Wanaka, nestled within the southern alps of New Zealand, is regarded by many to be New Zealand’s premier skiing and snowboarding winter holiday destination.
The extensive terrain with reliable snow and powder days means skiers of all levels can have a ball thanks to well groomed beginner slopes and thrilling off piste chutes and powder bowls.
The best ski conditions are during springtime, with a warm and sunny climate, great travel deals and uncrowded slopes.
One of the many benefits of Wanaka is its lack of crowds. Rarely are visitors met by frustrating queues for lifts and you can ski or snowboard choosing your own route down the mountain without watching your back.
Wanaka also has some of the best instruction schools and guides in New Zealand.
Wanaka is the resort centre for the three ski fields of Cardrona, Treble Cone and Waiorau Nordic snowfield. The ski fields of Cardrona and Treble Cone are superbly equipped and offer a mix of terrain for skiers and snowboards at all skill levels.
- Treble Cone has a reputation for the best lift-accessed snow terrain in New Zealand. It also enjoys some of the better snow in the district because its orientation collects more snow from north-west storms.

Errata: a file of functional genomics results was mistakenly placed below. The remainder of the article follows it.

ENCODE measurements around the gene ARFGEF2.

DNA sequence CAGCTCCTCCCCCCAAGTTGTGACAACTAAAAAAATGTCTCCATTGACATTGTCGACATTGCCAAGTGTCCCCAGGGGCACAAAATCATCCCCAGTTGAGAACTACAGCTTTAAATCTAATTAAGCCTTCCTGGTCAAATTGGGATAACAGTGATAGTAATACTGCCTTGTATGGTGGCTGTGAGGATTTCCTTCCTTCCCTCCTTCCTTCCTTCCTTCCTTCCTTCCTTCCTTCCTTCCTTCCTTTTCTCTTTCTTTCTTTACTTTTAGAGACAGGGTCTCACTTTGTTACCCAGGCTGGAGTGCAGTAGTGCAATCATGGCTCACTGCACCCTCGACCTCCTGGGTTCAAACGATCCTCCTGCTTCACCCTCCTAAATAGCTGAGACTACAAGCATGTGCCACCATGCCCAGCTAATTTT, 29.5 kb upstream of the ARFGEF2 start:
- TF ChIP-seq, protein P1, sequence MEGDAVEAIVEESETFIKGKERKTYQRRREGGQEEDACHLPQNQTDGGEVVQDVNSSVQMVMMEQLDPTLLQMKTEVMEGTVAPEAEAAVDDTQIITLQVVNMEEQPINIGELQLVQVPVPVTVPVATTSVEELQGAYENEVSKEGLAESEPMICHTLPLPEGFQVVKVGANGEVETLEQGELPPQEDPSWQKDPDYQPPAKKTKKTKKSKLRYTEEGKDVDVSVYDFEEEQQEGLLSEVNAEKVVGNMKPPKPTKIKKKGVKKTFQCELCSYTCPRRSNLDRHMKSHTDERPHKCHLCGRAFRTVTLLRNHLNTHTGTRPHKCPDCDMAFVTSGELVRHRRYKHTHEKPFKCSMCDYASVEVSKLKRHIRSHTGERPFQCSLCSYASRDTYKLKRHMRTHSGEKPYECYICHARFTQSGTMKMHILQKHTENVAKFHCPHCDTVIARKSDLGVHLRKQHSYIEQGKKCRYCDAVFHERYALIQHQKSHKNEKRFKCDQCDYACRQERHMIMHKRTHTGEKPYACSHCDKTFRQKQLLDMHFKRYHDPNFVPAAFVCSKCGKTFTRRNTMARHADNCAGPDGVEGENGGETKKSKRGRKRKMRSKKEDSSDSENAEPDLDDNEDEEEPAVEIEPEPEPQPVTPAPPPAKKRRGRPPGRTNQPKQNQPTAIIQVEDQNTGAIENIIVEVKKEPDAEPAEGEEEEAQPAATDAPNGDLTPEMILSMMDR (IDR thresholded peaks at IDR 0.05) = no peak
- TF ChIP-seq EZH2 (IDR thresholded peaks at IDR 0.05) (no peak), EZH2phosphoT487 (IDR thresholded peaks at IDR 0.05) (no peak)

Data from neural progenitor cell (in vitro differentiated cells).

- Treble Cone is renowned as New Zealand’s largest ski field, covering approximately 550 hectares. This field, some 35 minutes from Wanaka, is better suited to intermediate and advanced skiers.
- Cardrona offers some of the best and driest snow in New Zealand. This location is recognised as a premium snowboard field, with its four half pipes and a terrain park all in a specialised snowboarding area.
- Cardrona is a great family resort, caters for children from three months old and offers a very comprehensive children’s facility.
- On the western side of the Cardrona Valley is Cardrona Ski Area, a world-class resort with trails also open for mountain biking in the summer months.